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ANN VERONICA TALKS TO HER FATHER-1-2
ANN VERONICA TALKS TO HER FATHER-3-4
ANN VERONICA TALKS TO HER FATHER-5-6
ANN VERONICA TALKS TO HER FATHER-7
ANN VERONICA GATHERS POINTS OF VIEW-1-2
ANN VERONICA GATHERS POINTS OF VIEW-3
THE MORNING OF THE CRISIS-1-2
THE MORNING OF THE CRISIS-3-4-5
THE MORNING OF THE CRISIS-6-7
THE CRISIS-1-2-3-4
THE FLIGHT TO LONDON-1-2-3
THE FLIGHT TO LONDON-4-5-6
EXPOSTULATIONS-1-2-3-4
EXPOSTULATIONS-5-6
IDEALS AND A REALITY-1-2
IDEALS AND A REALITY-3-4
IDEALS AND A REALITY-5-6-7
BIOLOGY-1-2
BIOLOGY-3-4-5-6
BIOLOGY-7-8-9
DISCORDS-1
DISCORDS-2-3-4
DISCORDS-5-6-8-9
THE SUFFRAGETTES-1-2-3
THE SUFFRAGETTES-4-5
THOUGHTS IN PRISON-1-2-3-4-5-6
ANN VERONICA PUTS THINGS IN ORDER-1-2-3-4-5-6-7
THE SAPPHIRE RING-1-2-3-4
THE SAPPHIRE RING-5-6
THE COLLAPSE OF THE PENITENT-1-2-3
THE COLLAPSE OF THE PENITENT-4-5-6
THE LAST DAYS AT HOME-1-2-3
IN THE MOUNTAINS-1-2-3-4
IN THE MOUNTAINS-5-6-7-8-9-10-11
IN PERSPECTIVE-1-2-3

here. I felt suddenly I understood you--as an intelligent person. If 

you'll forgive my saying that, and implying what goes with it. There's 

something--puppyish in a man's usual attitude to women. That is what 

I've had on my conscience.... I don't think we're altogether to blame 

if we don't take some of your lot seriously. Some of your sex, I mean. 

But we smirk a little, I'm afraid, habitually when we talk to you. We 

smirk, and we're a bit--furtive." 

 

He paused, with his eyes studying her gravely. "You, anyhow, don't 

deserve it," he said. 

 

Their colloquy was ended abruptly by the apparition of Miss Klegg at 

the further door. When she saw Ann Veronica she stood for a moment as if 

entranced, and then advanced with outstretched hands. "Veronique!" she 

cried with a rising intonation, though never before had she called Ann 

Veronica anything but Miss Stanley, and seized her and squeezed her and 

kissed her with profound emotion. "To think that you were going to do 

it--and never said a word! You are a little thin, but except for that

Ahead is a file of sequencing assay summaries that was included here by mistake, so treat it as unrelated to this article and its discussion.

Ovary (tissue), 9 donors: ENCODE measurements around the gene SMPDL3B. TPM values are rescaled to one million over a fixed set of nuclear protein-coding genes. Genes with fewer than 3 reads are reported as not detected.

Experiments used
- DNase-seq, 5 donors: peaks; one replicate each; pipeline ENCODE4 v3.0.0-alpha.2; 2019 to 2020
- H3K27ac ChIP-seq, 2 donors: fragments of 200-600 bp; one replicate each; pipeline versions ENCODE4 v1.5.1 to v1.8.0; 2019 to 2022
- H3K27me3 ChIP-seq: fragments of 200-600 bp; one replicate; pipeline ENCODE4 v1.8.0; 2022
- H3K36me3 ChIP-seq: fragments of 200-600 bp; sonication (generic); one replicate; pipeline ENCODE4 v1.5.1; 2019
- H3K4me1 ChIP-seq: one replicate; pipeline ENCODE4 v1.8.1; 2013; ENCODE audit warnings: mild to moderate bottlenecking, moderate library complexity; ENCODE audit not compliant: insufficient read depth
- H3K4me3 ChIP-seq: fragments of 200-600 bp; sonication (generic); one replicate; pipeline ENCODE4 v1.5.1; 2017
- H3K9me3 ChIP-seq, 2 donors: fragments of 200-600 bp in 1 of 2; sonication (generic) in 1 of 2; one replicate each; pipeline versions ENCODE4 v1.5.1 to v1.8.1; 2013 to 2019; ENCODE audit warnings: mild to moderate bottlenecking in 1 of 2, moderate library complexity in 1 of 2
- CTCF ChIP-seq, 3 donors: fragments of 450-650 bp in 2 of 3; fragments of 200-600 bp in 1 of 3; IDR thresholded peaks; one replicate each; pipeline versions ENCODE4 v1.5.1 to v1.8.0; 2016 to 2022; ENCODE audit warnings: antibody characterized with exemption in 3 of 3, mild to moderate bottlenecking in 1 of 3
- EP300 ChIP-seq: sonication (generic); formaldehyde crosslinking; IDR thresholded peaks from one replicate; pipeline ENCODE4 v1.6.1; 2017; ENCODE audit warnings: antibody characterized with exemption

you look--you look better than ever. Was it VERY horrible? I tried to 

get into the police-court, but the crowd was ever so much too big, push 

as I would.... 

 

"I mean to go to prison directly the session is over," said Miss Klegg. 

"Wild horses--not if they have all the mounted police in London--shan't 

keep me out." 

 

 

 

 

 

Part 6 

 

 

Capes lit things wonderfully for Ann Veronica all that afternoon, he was 

so friendly, so palpably interested in her, and glad to have her back 

with him. Tea in the laboratory was a sort of suffragette reception. 

Miss Garvice assumed a quality of neutrality, professed herself almost 

won over by Ann Veronica's example, and the Scotchman decided that if 

women had a distinctive sphere it was, at any rate, an enlarging sphere, 

and no one who believed in the doctrine of evolution could logically 

deny the vote to women "ultimately," however much they might be disposed 

to doubt the advisability of its immediate concession. It was a refusal 

of expediency, he said, and not an absolute refusal. The youth with his 

hair like Russell cleared his throat and said rather irrelevantly that 

he knew a man who knew Thomas Bayard Simmons, who had rioted in the 

Strangers' Gallery, and then Capes, finding them all distinctly pro-Ann 

Veronica, if not pro-feminist, ventured to be perverse, and started a 

vein of speculation upon the Scotchman's idea--that there were still 


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